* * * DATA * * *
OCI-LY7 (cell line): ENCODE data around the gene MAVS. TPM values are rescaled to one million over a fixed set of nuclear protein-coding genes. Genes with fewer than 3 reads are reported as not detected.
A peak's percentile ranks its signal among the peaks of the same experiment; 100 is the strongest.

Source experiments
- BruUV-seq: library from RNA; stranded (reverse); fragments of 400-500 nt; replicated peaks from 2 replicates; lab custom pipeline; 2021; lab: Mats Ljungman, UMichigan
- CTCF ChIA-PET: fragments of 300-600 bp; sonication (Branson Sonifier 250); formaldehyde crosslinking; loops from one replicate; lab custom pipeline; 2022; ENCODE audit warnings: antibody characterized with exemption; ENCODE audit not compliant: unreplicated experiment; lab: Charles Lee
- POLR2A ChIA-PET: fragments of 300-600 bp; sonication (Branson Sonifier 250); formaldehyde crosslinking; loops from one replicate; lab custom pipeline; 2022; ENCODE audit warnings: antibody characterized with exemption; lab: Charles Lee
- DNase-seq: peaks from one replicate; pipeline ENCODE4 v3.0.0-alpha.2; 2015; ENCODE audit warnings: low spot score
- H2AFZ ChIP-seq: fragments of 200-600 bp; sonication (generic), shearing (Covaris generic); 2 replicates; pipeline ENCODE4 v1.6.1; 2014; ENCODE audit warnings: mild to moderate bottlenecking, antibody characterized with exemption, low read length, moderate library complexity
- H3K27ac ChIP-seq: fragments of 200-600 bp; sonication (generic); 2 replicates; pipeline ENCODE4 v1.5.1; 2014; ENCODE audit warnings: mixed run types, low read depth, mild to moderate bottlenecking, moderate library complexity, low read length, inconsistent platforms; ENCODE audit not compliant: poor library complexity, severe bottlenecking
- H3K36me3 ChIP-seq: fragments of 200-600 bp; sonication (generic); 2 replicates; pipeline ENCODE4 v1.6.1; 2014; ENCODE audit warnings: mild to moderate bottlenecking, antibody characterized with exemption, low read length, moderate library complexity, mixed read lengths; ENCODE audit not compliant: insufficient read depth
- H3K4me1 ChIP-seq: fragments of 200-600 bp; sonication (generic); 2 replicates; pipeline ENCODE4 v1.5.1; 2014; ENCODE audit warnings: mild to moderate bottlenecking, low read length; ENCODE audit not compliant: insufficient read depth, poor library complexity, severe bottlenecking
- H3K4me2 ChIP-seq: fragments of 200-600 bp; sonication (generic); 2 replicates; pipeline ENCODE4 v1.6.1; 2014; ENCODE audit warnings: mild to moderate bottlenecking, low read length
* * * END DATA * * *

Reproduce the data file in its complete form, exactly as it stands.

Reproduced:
OCI-LY7 (cell line): ENCODE data around the gene MAVS. TPM values are rescaled to one million over a fixed set of nuclear protein-coding genes. Genes with fewer than 3 reads are reported as not detected.
A peak's percentile ranks its signal among the peaks of the same experiment; 100 is the strongest.

Source experiments
- BruUV-seq: library from RNA; stranded (reverse); fragments of 400-500 nt; replicated peaks from 2 replicates; lab custom pipeline; 2021; lab: Mats Ljungman, UMichigan
- CTCF ChIA-PET: fragments of 300-600 bp; sonication (Branson Sonifier 250); formaldehyde crosslinking; loops from one replicate; lab custom pipeline; 2022; ENCODE audit warnings: antibody characterized with exemption; ENCODE audit not compliant: unreplicated experiment; lab: Charles Lee
- POLR2A ChIA-PET: fragments of 300-600 bp; sonication (Branson Sonifier 250); formaldehyde crosslinking; loops from one replicate; lab custom pipeline; 2022; ENCODE audit warnings: antibody characterized with exemption; lab: Charles Lee
- DNase-seq: peaks from one replicate; pipeline ENCODE4 v3.0.0-alpha.2; 2015; ENCODE audit warnings: low spot score
- H2AFZ ChIP-seq: fragments of 200-600 bp; sonication (generic), shearing (Covaris generic); 2 replicates; pipeline ENCODE4 v1.6.1; 2014; ENCODE audit warnings: mild to moderate bottlenecking, antibody characterized with exemption, low read length, moderate library complexity
- H3K27ac ChIP-seq: fragments of 200-600 bp; sonication (generic); 2 replicates; pipeline ENCODE4 v1.5.1; 2014; ENCODE audit warnings: mixed run types, low read depth, mild to moderate bottlenecking, moderate library complexity, low read length, inconsistent platforms; ENCODE audit not compliant: poor library complexity, severe bottlenecking
- H3K36me3 ChIP-seq: fragments of 200-600 bp; sonication (generic); 2 replicates; pipeline ENCODE4 v1.6.1; 2014; ENCODE audit warnings: mild to moderate bottlenecking, antibody characterized with exemption, low read length, moderate library complexity, mixed read lengths; ENCODE audit not compliant: insufficient read depth
- H3K4me1 ChIP-seq: fragments of 200-600 bp; sonication (generic); 2 replicates; pipeline ENCODE4 v1.5.1; 2014; ENCODE audit warnings: mild to moderate bottlenecking, low read length; ENCODE audit not compliant: insufficient read depth, poor library complexity, severe bottlenecking
- H3K4me2 ChIP-seq: fragments of 200-600 bp; sonication (generic); 2 replicates; pipeline ENCODE4 v1.6.1; 2014; ENCODE audit warnings: mild to moderate bottlenecking, low read length